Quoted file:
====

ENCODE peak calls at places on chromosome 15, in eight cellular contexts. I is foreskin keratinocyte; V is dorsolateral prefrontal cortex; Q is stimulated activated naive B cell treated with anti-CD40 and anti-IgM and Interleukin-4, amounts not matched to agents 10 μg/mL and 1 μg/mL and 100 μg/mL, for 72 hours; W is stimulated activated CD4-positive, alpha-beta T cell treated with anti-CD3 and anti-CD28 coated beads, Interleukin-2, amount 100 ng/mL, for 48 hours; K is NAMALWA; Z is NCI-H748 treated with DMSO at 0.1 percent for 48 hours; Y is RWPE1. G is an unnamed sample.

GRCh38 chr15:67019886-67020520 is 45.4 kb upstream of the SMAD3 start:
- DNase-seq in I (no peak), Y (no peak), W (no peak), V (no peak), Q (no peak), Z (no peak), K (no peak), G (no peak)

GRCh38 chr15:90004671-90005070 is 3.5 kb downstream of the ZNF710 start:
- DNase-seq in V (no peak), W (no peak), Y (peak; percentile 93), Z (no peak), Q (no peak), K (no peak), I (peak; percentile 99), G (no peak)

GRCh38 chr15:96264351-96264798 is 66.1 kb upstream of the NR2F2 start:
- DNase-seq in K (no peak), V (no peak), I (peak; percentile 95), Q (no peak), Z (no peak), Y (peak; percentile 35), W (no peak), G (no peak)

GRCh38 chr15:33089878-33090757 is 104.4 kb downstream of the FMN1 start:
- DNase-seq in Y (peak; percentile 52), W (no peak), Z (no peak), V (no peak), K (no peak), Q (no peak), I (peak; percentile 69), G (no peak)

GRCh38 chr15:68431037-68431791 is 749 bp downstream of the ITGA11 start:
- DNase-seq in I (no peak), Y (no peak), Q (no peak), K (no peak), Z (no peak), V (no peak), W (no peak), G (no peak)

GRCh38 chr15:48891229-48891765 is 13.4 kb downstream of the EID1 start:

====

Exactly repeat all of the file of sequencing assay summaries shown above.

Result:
ENCODE peak calls at places on chromosome 15, in eight cellular contexts. I is foreskin keratinocyte; V is dorsolateral prefrontal cortex; Q is stimulated activated naive B cell treated with anti-CD40 and anti-IgM and Interleukin-4, amounts not matched to agents 10 μg/mL and 1 μg/mL and 100 μg/mL, for 72 hours; W is stimulated activated CD4-positive, alpha-beta T cell treated with anti-CD3 and anti-CD28 coated beads, Interleukin-2, amount 100 ng/mL, for 48 hours; K is NAMALWA; Z is NCI-H748 treated with DMSO at 0.1 percent for 48 hours; Y is RWPE1. G is an unnamed sample.

GRCh38 chr15:67019886-67020520 is 45.4 kb upstream of the SMAD3 start:
- DNase-seq in I (no peak), Y (no peak), W (no peak), V (no peak), Q (no peak), Z (no peak), K (no peak), G (no peak)

GRCh38 chr15:90004671-90005070 is 3.5 kb downstream of the ZNF710 start:
- DNase-seq in V (no peak), W (no peak), Y (peak; percentile 93), Z (no peak), Q (no peak), K (no peak), I (peak; percentile 99), G (no peak)

GRCh38 chr15:96264351-96264798 is 66.1 kb upstream of the NR2F2 start:
- DNase-seq in K (no peak), V (no peak), I (peak; percentile 95), Q (no peak), Z (no peak), Y (peak; percentile 35), W (no peak), G (no peak)

GRCh38 chr15:33089878-33090757 is 104.4 kb downstream of the FMN1 start:
- DNase-seq in Y (peak; percentile 52), W (no peak), Z (no peak), V (no peak), K (no peak), Q (no peak), I (peak; percentile 69), G (no peak)

GRCh38 chr15:68431037-68431791 is 749 bp downstream of the ITGA11 start:
- DNase-seq in I (no peak), Y (no peak), Q (no peak), K (no peak), Z (no peak), V (no peak), W (no peak), G (no peak)

GRCh38 chr15:48891229-48891765 is 13.4 kb downstream of the EID1 start: